It’s for this reason Paul, in that same passage of Corinthians, lists the eyewitnesses of the resurrection as his sources. He was a hardheaded, Roman-educated Jew, conversant in philosophy as well as the Scriptures. But he relied on none of that training. He drew his assurance from the people who saw with their own eyes.

Interestingly, as I was considering these things, my Bible reading took me to the end of Matthew, the resurrection of Jesus—a story so familiar that I thought I couldn’t learn anything new from reading it. However, and I apologize for the digression, I’ve been listening to Beethoven’s Egmont Overture as I walk on an older treadmill (one that doesn’t have a TV screen to distract me with cooking shows during my 40 minutes of walking-to-nowhere). The Egmont is one of my favorites. I’ve always imagined the triumphant conclusion of the piece would’ve been a good soundtrack to the resurrection—the angel rolls away the stone and Jesus walks out, joyous, in his resurrected body, the Savior of mankind and firstfruits from the dead. Cue the brass.

This time through Matthew, I noticed something. Though it does indeed say an angel came and rolled back the stone (it would’ve been several tons, designed to roll into a declivity in front of the entrance and therefore unmoveable by human agency), to my surprise it does not say “then Jesus walked out of the tomb.” The angel informs the women who have come to visit that “he is not here” (Matt. 28:6), and, in fact, is already on his way to Galilee ahead of them (Matt. 28:7).

In colloquial terms, Elvis had already left the building. Jesus didn’t have to wait for the angel to move the stone. He was a real, physical being, but one who could pass through grave clothes without disturbing them, as well as through locked doors (John 20:19). He didn’t need angelic help to get out of the tomb.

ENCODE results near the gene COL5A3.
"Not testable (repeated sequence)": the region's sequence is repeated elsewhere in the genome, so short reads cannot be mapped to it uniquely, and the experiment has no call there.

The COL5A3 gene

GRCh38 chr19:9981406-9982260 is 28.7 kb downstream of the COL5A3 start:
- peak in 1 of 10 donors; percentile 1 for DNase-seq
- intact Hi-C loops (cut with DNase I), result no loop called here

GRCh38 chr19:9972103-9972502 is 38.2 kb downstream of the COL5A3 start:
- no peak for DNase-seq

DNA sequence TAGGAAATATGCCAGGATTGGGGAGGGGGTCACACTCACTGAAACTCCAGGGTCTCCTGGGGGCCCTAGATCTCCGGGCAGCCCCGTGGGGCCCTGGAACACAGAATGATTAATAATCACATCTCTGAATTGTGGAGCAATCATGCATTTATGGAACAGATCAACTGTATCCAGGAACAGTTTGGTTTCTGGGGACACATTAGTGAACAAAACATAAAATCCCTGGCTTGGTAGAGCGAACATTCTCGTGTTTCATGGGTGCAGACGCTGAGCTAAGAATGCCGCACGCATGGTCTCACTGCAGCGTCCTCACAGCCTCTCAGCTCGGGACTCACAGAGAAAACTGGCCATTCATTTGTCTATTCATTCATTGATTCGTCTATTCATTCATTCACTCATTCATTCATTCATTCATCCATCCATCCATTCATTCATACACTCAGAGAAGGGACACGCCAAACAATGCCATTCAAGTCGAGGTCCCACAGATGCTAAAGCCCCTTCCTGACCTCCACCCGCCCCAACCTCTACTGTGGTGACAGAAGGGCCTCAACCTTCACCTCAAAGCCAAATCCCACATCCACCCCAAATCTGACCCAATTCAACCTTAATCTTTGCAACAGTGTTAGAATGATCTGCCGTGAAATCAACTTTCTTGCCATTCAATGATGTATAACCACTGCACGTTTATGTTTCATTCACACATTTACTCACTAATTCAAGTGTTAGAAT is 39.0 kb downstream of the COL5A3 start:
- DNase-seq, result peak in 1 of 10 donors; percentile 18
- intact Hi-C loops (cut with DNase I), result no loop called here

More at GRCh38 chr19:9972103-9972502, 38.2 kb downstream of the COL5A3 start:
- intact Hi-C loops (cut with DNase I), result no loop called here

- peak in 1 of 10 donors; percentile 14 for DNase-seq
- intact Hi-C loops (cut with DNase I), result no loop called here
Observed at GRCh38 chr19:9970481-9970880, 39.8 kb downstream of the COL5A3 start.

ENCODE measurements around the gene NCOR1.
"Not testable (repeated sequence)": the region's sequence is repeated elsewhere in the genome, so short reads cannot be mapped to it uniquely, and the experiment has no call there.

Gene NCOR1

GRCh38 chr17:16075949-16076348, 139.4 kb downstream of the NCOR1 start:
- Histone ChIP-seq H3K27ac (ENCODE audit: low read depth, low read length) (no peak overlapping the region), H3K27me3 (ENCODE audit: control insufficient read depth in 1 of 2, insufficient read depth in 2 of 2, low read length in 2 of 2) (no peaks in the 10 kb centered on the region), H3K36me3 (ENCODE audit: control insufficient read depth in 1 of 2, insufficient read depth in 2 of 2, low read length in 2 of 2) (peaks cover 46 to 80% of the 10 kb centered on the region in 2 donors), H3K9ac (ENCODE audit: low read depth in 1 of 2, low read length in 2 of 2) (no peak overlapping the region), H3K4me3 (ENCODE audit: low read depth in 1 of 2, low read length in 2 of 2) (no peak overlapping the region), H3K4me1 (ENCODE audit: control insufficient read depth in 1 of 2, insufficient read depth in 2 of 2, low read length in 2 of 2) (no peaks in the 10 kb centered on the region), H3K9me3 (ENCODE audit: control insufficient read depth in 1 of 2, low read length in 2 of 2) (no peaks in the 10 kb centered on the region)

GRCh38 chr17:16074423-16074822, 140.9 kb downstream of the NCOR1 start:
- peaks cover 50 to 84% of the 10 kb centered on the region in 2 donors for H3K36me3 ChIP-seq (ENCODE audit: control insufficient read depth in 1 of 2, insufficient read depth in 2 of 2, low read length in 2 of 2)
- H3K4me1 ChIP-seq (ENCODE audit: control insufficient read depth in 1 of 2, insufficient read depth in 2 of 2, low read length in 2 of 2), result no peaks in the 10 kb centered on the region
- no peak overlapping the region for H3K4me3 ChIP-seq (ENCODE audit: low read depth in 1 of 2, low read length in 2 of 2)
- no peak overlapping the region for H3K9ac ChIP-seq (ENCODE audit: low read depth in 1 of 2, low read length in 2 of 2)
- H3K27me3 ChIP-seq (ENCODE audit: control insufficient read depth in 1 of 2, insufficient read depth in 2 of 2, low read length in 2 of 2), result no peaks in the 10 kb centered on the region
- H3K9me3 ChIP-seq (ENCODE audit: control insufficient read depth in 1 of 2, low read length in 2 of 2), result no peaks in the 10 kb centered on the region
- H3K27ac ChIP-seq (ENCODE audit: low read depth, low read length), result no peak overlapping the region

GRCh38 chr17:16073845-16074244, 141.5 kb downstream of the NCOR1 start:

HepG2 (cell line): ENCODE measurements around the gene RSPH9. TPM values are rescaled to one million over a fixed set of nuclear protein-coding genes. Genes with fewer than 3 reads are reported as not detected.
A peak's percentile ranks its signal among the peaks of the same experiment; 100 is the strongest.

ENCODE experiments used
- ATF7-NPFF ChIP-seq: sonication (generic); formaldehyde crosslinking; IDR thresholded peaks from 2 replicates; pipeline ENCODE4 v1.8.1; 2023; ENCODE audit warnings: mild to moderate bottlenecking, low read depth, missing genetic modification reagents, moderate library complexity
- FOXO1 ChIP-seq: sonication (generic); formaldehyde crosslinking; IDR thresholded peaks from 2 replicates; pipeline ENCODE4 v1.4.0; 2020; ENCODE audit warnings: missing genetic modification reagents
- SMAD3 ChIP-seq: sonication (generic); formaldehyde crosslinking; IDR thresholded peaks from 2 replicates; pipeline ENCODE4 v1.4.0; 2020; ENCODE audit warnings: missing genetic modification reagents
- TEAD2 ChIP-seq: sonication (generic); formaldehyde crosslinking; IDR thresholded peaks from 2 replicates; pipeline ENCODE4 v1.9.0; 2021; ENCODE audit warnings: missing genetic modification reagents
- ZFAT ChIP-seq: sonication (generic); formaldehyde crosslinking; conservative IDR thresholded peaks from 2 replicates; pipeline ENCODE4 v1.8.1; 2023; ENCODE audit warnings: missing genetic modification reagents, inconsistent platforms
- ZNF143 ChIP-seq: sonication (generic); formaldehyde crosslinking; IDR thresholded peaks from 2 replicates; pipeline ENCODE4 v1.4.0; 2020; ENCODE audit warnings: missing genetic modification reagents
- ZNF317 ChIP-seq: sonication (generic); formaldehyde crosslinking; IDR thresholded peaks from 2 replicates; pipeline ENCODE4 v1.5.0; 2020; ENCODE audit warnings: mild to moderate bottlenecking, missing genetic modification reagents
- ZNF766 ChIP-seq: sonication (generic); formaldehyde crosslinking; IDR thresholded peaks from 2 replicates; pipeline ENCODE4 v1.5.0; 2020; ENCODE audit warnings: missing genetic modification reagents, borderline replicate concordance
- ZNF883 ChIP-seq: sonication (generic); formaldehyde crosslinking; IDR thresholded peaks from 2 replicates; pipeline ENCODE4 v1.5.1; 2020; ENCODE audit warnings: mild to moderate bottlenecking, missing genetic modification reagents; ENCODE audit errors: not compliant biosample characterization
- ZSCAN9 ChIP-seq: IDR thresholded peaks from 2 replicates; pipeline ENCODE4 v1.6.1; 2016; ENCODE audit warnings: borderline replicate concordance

Why, then, roll away the stone at all? Imagine if the angel had just arrived and sat on the stone, without moving it, and delivered the same message: “He is not here; he is risen, just as he said.” Would the women have believed him? Maybe, maybe not. An angel is probably pretty persuasive. But what about everyone else? Without an open, visibly empty tomb the resurrection was not verifiable. People who claimed to have seen the resurrected Jesus could have been hallucinating. After all, the body was still in the tomb, wasn’t it?

To my surprise, I realized the stone needed to be rolled away not to let Jesus out, but to let us in. Trust, but verify. The resurrection needed to be verified by eyewitnesses, who could testify to the empty tomb and empty clothes. Ours is a faith founded on an event that occurred in space, time, and history, and it began with an angel politely opening the tomb so we could look into the empty space and see he was no longer there.

To my surprise, I realized the stone needed to be rolled away not to let Jesus out, but to let us in.

So ask your questions, raise your doubts. Christians have nothing to fear from questions, however searching, or doubts, however scathing. History is on our side. It really happened. That changes everything.

Editors’ note: This article appeared in the August issue of the Redeemer Report